Please review the list and take a look since there are deals that range in size from very small to about the $4 million mark beyond which they are generally presented to specific qualified buyers. The technologies and control panels again range and we never really know too far in advance of what is coming so it makes sense to monitor the list. We have structured the list so that the newest entries are at the top and by doing this, you only need to review the newest ones from update to update.
We need 2 things: 1) A signed broker’s agreement which outlines what we do and how we are compensated and 2) a non-disclosure signed – usually you would be signing the sellers but in some cases you would need to provide your own.
This is a hard question to answer because there are so many variables – too many to list here but an average range in the hosting space tends to be about 0.7 to 1.4 x the annualized recurring revenue. Services with a COGs such as domain names are typically valued at a net rate. If you sell domains for $10 and buy them for $9, the value is $1 per domain. The figures are also influenced by how much interest there is from other buyers.
We are compensated by the buyer for a successfully completed transaction which is based on you paying the seller. Our fee is paid in line with the payment terms of the transaction.
This question is common and also depends on what the seller wants. If this is a requirement for you, look for a mention of this in the listing description, however, please be aware that this will limit the available options. Although this may be very desirable for some buyers, it may also be looked at as a further cost to others. Most buyers are consolidators looking for efficiencies to be gained by acquiring more clients to support their fixed costs. Adding more fixed costs by retaining staff may make the deal unworkable for you. On the other hand, perhaps you need help and another manager on the team may be a perfect fit.
Typically they will make themselves available for a reasonable period of time from a few days to a few weeks depending on the size and complexity of the business. This would need to be worked out between you and the seller. In some cases, the seller may agree to some amount of time to be included and beyond which there is a fee.
This question is also common and the answer is it depends. Obviously if you have a better cost structure in place than the seller, you aren’t likely going to want to keep their vendors for any longer than you need to. In some cases there may be a short term need while you migrate or secure more room in you current facility, etc., but those looking to consolidate are looking for cost savings to be gained from moving everything under one roof. If on the other hand the seller has managed to secure particularly attractive rates, this could add to the attractiveness of the deal. The best case scenario however is for the seller to have secured contracts on a month to month basis.
An asset sale is by far the most common and also the simplest and fastest structure. There are reasons a seller or buyer may prefer a stock deal but they are specific to your situation. We would be happy to go over these with you individually.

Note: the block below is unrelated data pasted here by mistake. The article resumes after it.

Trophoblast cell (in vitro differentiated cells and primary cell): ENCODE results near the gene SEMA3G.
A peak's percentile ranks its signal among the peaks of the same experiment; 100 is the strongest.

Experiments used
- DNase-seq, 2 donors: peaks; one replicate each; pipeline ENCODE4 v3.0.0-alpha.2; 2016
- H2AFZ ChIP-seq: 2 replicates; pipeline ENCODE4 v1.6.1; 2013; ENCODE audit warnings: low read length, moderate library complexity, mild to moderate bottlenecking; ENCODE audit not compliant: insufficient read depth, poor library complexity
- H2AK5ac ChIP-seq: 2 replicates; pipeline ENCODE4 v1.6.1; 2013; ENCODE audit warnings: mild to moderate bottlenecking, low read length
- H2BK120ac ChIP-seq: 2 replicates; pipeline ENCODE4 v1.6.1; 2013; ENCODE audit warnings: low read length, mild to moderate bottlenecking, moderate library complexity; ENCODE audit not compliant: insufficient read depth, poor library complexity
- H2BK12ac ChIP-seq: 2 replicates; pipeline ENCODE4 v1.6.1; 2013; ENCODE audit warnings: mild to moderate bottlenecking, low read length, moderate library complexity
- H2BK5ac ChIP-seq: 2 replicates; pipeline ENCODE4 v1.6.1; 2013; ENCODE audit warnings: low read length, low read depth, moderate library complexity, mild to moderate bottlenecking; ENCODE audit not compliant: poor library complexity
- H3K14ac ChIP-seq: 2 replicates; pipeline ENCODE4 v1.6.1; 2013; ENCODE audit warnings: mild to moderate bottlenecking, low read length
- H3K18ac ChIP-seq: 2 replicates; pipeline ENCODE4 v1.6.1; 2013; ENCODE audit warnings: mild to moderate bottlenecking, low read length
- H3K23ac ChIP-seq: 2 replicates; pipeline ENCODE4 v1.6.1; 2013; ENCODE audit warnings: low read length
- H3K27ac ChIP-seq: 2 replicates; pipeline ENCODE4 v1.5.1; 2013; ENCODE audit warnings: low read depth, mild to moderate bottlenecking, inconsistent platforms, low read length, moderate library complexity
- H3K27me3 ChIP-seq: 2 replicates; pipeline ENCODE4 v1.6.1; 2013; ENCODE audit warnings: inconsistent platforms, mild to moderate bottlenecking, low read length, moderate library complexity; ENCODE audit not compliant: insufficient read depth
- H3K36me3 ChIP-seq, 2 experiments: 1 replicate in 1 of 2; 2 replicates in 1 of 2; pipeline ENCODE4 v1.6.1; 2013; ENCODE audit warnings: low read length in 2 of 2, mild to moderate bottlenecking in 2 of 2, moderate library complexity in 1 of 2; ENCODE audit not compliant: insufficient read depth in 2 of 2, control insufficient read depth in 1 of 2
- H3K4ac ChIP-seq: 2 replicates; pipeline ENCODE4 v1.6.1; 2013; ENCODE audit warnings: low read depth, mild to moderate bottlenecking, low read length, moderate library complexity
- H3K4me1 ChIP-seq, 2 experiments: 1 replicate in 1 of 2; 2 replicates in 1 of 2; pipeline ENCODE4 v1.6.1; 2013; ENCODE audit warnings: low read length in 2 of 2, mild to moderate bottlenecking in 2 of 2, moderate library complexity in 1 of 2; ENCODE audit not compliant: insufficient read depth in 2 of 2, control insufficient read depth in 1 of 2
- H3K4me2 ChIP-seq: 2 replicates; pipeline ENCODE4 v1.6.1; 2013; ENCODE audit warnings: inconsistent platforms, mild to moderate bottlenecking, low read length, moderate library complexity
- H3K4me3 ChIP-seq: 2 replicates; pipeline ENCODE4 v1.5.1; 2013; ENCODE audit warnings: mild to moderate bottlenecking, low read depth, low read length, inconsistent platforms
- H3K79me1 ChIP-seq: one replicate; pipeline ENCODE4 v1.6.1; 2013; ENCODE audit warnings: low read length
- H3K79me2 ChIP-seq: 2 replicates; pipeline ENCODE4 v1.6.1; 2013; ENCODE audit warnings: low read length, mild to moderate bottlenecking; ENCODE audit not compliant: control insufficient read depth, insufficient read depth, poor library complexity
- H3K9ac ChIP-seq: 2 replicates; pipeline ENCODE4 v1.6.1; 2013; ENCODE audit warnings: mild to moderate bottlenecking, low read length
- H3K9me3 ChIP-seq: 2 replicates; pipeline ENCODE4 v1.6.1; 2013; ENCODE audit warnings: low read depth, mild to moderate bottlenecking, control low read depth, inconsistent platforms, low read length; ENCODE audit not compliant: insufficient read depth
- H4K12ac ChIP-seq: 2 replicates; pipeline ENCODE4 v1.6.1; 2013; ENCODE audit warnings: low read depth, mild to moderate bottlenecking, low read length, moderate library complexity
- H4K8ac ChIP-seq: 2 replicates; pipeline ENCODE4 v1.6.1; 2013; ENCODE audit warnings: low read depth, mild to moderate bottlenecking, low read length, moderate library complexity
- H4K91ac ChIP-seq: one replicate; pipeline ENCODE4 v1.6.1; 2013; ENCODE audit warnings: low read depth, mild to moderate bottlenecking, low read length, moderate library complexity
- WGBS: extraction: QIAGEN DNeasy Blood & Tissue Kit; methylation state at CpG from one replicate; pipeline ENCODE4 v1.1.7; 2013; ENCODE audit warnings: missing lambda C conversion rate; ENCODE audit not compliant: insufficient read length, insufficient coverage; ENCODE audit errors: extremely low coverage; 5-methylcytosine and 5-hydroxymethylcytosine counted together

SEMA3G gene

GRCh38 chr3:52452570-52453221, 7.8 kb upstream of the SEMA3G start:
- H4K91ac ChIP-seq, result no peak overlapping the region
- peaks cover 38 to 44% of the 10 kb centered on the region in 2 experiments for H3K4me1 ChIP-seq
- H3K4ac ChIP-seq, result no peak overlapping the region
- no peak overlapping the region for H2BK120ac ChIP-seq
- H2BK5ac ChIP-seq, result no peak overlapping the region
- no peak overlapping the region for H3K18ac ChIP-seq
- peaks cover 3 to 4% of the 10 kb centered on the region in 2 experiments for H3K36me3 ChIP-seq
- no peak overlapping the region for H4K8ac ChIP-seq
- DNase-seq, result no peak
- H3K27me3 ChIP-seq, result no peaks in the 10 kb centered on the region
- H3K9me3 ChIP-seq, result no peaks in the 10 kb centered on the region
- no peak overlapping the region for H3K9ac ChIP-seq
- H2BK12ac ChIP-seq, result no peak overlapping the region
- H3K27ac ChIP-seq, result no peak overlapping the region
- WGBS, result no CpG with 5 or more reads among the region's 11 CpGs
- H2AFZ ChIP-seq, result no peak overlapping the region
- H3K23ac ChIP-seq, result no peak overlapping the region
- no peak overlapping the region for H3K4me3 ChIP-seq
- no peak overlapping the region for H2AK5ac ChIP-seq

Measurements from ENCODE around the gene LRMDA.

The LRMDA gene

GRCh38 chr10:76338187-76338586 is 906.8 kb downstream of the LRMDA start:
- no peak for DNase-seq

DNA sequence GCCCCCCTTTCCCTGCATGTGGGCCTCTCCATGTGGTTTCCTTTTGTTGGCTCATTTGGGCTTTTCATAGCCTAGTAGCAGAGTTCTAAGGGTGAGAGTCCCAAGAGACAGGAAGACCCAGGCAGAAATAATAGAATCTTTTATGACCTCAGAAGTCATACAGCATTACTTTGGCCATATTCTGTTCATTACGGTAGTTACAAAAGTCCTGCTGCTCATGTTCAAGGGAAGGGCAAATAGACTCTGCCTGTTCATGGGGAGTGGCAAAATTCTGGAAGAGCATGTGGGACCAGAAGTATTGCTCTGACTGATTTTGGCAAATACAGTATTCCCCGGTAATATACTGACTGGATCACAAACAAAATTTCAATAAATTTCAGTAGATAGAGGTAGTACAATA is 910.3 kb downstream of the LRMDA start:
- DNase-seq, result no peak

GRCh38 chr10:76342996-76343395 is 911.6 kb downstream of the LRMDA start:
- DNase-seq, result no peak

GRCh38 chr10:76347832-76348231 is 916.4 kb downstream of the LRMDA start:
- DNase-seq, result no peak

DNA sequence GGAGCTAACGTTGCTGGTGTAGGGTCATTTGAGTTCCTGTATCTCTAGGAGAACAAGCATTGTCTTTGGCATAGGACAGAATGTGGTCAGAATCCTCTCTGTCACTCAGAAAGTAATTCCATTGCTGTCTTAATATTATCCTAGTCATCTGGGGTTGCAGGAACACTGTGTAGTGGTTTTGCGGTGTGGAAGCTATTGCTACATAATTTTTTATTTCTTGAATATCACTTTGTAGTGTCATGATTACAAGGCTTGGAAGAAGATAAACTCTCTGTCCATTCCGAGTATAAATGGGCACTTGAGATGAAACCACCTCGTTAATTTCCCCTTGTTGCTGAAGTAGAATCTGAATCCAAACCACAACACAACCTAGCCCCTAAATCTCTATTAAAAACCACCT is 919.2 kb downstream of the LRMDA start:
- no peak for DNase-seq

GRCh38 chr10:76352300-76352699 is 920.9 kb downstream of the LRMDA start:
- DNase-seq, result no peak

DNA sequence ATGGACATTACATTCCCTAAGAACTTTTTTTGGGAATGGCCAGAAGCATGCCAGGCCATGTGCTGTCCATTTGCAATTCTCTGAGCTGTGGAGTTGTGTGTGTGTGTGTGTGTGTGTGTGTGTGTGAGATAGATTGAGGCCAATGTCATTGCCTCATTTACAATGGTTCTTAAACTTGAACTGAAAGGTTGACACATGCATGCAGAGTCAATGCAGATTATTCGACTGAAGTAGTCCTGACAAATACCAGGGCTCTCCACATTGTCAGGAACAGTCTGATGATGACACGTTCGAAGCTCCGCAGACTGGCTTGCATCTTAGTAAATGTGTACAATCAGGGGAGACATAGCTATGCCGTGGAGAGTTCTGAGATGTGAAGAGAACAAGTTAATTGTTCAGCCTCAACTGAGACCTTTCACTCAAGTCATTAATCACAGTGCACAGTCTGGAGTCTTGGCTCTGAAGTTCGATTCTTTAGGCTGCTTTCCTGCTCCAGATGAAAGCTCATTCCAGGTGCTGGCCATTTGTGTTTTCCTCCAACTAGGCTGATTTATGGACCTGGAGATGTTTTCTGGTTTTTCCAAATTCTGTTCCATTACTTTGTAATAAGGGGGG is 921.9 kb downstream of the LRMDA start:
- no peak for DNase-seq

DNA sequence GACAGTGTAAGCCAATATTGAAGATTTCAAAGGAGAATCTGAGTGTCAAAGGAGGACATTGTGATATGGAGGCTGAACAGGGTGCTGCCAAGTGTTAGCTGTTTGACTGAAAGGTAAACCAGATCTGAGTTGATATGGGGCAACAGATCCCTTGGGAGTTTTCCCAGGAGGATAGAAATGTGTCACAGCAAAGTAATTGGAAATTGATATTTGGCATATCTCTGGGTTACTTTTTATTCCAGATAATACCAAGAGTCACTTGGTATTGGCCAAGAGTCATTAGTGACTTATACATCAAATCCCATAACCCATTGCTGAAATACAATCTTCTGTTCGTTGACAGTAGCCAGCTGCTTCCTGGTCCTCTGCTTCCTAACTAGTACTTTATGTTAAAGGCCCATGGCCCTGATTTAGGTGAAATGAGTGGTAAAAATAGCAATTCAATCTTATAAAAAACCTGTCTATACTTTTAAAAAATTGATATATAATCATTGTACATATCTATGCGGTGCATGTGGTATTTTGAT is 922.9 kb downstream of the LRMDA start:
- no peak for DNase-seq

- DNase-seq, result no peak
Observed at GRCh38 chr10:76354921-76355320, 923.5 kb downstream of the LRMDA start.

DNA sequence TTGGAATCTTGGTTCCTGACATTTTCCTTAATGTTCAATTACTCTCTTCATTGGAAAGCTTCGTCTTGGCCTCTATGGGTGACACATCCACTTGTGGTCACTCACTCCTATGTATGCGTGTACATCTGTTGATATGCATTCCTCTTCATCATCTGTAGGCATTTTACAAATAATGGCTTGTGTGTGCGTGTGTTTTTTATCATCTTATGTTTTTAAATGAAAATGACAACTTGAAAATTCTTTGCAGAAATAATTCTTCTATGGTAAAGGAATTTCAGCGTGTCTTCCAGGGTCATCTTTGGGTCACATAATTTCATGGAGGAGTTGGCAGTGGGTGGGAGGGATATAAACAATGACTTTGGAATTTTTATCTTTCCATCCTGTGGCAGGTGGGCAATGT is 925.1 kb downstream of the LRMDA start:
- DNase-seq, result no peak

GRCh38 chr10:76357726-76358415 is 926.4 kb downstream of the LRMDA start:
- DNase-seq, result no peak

This is the classic chicken and egg game. As a buyer you don’t want to hand over the funds until they have given you root access to your servers but they don’t want to give you root access without funds. Generally the seller makes the payment first and access is then immediately granted. If there is a concern from either side, you might want to consider using an escrow service or agent however it will be important to discuss who will be bearing the costs for this.
We don’t directly screen sellers however we have been doing this for a long time and work with others in the industry and so we certainly can share feedback on a seller’s and if we are aware of deals that have not gone so well in cases where they may have sold another business or brand or portion of their customer base. We will also not engage with any sellers who we know have questionable histories or business practices.
Yes although most are within North America. As a buyer, you certainly have control over who you decide to engage with.
Yes you should have someone who can help you review a purchase agreement and in most cases the buyer has this drafted and covers the cost.
You should have an accountant to discuss any tax implications of buying the customer base (asset deal) or the implications for buying the company (share or stock purchase). There may also be other implications around employee terminations, early termination of contracts, evaluating offers and risk factoring in the time value of money etc.
This can last anywhere between a few days and up to about 90 days but is directly related to the size and complexity of the transaction. Also the more information provided up front, the less due diligence will be required and the fewer surprises a prospective buyer may find. Once you have an agreed upon offer, you sign a letter of intent and this should include a no shop clause giving you exclusivity for a period of time – usually 14 days to 45 days. Once this is done and assuming both parties still want to move forward, the agreement is signed and the transaction closes. This is usually somewhere between 1 to 3 months in total but obviously can be longer.